Nitrogen-doped graphene films from chemical vapor deposition of pyridine: influence of process parameters on the electrical and optical properties.
ABSTRACT: Graphene films were produced by chemical vapor deposition (CVD) of pyridine on copper substrates. Pyridine-CVD is expected to lead to doped graphene by the insertion of nitrogen atoms in the growing sp(2) carbon lattice, possibly improving the properties of graphene as a transparent conductive film. We here report on the influence that the CVD parameters (i.e., temperature and gas flow) have on the morphology, transmittance, and electrical conductivity of the graphene films grown with pyridine. A temperature range between 930 and 1070 °C was explored and the results were compared to those of pristine graphene grown by ethanol-CVD under the same process conditions. The films were characterized by atomic force microscopy, Raman and X-ray photoemission spectroscopy. The optical transmittance and electrical conductivity of the films were measured to evaluate their performance as transparent conductive electrodes. Graphene films grown by pyridine reached an electrical conductivity of 14.3 × 10(5) S/m. Such a high conductivity seems to be associated with the electronic doping induced by substitutional nitrogen atoms. In particular, at 930 °C the nitrogen/carbon ratio of pyridine-grown graphene reaches 3%, and its electrical conductivity is 40% higher than that of pristine graphene grown from ethanol-CVD.
Project description:There is significant interest in synthesizing large-area graphene films at low temperatures by chemical vapor deposition (CVD) for nanoelectronic and flexible device applications. However, to date, low-temperature CVD methods have suffered from lower surface coverage because micro-sized graphene flakes are produced. Here, we demonstrate a modified CVD technique for the production of large-area, continuous monolayer graphene films from benzene on Cu at 100-300?°C at ambient pressure. In this method, we extended the graphene growth step in the absence of residual oxidizing species by introducing pumping and purging cycles prior to growth. This led to continuous monolayer graphene films with full surface coverage and excellent quality, which were comparable to those achieved with high-temperature CVD; for example, the surface coverage, transmittance, and carrier mobilities of the graphene grown at 300?°C were 100%, 97.6%, and 1,900-2,500?cm(2) V(-1) s(-1), respectively. In addition, the growth temperature was substantially reduced to as low as 100?°C, which is the lowest temperature reported to date for pristine graphene produced by CVD. Our modified CVD method is expected to allow the direct growth of graphene in device manufacturing processes for practical applications while keeping underlying devices intact.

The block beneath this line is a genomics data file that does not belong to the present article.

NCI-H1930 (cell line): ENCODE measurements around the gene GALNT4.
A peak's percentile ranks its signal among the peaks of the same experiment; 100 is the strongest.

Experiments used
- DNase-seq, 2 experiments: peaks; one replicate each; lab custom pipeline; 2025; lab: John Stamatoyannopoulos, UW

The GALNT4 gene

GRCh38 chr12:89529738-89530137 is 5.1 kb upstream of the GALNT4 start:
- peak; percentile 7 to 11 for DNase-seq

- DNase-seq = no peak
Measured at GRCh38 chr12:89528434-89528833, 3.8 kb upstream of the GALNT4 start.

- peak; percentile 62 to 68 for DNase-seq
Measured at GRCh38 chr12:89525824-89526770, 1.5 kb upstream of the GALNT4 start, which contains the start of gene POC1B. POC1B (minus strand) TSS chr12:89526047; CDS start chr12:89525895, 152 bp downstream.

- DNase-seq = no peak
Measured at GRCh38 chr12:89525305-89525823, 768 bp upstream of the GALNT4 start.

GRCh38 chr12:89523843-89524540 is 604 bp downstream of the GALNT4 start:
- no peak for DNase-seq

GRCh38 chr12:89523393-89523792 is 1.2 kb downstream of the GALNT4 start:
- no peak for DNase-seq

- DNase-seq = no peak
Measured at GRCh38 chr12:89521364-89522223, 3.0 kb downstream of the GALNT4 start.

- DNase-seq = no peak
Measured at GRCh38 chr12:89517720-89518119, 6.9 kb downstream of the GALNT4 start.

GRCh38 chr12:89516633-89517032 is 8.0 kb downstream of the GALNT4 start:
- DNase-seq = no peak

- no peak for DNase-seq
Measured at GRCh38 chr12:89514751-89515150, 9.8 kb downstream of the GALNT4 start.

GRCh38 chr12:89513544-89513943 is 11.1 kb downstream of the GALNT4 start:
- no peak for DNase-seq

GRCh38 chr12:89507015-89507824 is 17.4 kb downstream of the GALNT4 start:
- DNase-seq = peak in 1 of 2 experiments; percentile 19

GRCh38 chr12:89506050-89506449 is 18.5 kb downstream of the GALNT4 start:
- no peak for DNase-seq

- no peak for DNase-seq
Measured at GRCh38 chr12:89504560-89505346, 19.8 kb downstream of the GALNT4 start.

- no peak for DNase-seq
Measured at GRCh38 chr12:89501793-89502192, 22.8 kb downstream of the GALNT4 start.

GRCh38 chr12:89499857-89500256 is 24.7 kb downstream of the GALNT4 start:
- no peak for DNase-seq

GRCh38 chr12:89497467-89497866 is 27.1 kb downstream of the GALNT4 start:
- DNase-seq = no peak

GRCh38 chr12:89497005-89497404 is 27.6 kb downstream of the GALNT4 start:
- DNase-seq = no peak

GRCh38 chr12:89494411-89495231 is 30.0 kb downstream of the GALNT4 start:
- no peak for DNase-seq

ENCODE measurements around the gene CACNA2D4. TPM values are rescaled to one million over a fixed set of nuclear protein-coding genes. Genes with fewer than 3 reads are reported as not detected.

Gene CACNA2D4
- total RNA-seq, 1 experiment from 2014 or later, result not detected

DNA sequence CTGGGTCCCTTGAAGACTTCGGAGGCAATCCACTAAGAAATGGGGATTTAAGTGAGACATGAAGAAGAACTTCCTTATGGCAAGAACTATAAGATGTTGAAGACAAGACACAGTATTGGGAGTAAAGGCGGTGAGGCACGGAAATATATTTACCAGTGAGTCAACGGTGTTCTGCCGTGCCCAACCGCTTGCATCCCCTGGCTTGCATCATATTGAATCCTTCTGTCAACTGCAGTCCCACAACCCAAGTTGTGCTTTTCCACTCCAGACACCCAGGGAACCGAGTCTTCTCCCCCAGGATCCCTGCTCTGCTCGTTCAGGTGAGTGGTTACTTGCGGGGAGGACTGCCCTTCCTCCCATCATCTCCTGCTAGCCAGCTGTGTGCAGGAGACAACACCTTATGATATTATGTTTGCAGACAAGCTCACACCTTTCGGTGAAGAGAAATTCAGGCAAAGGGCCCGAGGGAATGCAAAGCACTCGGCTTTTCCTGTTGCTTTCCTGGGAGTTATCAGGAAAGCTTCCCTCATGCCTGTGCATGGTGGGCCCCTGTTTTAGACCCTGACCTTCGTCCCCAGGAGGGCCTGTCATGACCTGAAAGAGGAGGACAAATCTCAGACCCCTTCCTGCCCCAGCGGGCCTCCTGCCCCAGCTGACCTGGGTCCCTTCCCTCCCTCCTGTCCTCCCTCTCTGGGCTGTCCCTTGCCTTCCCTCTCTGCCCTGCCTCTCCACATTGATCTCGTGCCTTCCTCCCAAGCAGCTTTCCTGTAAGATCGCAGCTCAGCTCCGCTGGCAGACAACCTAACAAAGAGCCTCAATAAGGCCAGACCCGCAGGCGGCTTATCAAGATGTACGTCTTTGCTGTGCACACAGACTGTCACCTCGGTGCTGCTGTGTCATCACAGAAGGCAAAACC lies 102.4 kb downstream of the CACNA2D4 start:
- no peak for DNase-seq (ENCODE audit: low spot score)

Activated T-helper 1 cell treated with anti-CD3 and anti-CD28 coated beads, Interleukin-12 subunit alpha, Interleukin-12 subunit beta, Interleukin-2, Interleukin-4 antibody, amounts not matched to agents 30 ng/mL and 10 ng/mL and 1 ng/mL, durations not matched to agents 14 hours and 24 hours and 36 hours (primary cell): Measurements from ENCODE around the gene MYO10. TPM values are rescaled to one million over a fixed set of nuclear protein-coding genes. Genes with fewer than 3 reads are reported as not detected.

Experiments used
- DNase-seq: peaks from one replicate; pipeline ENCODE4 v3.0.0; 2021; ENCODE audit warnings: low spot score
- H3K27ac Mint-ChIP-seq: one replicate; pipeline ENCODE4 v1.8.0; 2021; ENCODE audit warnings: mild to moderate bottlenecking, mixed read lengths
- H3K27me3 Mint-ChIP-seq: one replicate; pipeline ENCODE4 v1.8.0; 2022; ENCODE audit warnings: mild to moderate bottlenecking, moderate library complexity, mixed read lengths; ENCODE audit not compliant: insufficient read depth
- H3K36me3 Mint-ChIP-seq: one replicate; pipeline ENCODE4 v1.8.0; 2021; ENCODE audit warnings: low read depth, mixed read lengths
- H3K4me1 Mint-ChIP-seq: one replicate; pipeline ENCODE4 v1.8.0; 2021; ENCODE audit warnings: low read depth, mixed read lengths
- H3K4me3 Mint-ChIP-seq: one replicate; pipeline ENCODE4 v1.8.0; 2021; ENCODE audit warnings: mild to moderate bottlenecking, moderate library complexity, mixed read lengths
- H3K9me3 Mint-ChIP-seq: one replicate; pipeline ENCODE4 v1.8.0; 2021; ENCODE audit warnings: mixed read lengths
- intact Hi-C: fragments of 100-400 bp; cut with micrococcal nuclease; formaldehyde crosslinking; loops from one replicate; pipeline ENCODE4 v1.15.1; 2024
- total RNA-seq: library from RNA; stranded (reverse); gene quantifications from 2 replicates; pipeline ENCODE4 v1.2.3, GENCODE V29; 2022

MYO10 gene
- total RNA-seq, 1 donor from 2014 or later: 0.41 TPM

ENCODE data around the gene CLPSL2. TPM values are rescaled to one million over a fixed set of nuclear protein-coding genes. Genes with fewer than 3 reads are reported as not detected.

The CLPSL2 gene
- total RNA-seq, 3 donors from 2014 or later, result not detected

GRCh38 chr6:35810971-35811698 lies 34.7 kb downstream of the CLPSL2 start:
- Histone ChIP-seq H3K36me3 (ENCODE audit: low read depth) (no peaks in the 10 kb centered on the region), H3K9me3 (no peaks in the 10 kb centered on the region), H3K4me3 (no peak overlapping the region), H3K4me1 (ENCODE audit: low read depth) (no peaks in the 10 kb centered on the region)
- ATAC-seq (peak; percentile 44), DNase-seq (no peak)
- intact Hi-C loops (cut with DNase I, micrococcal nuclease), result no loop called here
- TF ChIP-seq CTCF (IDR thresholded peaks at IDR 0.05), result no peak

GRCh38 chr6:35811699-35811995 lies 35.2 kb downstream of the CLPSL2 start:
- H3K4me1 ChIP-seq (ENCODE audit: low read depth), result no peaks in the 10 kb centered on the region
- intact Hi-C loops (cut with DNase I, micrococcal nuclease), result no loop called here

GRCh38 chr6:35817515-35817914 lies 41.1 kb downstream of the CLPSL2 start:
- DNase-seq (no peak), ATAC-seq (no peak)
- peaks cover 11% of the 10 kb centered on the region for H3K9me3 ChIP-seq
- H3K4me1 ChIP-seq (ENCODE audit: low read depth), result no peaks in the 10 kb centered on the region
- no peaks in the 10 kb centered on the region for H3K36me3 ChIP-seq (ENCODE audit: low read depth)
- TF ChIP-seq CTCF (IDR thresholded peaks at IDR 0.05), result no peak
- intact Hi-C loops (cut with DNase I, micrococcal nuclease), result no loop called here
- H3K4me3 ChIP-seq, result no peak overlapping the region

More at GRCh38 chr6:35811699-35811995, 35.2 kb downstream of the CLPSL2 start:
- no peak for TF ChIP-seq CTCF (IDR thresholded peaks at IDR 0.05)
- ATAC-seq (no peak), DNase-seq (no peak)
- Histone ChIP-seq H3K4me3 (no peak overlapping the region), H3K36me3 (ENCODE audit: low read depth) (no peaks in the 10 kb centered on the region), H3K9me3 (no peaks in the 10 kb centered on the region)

Project description:Graphene has been received a considerable amount of attention as a transparent conducting electrode (TCE) which may be able to replace indium tin oxide (ITO) to overcome the significant weakness of the poor flexibility of ITO. Given that graphene is the thinnest 2-dimensional (2D) material known, it shows extremely high flexibility, and its lateral periodic honeycomb structure of sp(2)-bonded carbon atoms enables ~2.3% of incident light absorption per layer. However, there is a trade-off between the electrical resistance and the optical transmittance, and the fixed absorption rate in graphene limits is use when fabricating devices. Therefore, a more efficient method which continuously controls the optical and electrical properties of graphene is needed. Here, we introduce a method which controls the optical transmittance and the electrical resistance of graphene through various thicknesses of the top Cu layers with a Cu/Ni metal catalyst structure used to fabricate a planar mesh pattern of single and multi-layer graphene. We exhibit a continuous transmittance change from 85% (MLG) to 97.6% (SLG) at an incident light wavelength of 550?nm on graphene samples simultaneously grown in a CVD quartz tube. We also investigate the relationships between the sheet resistances.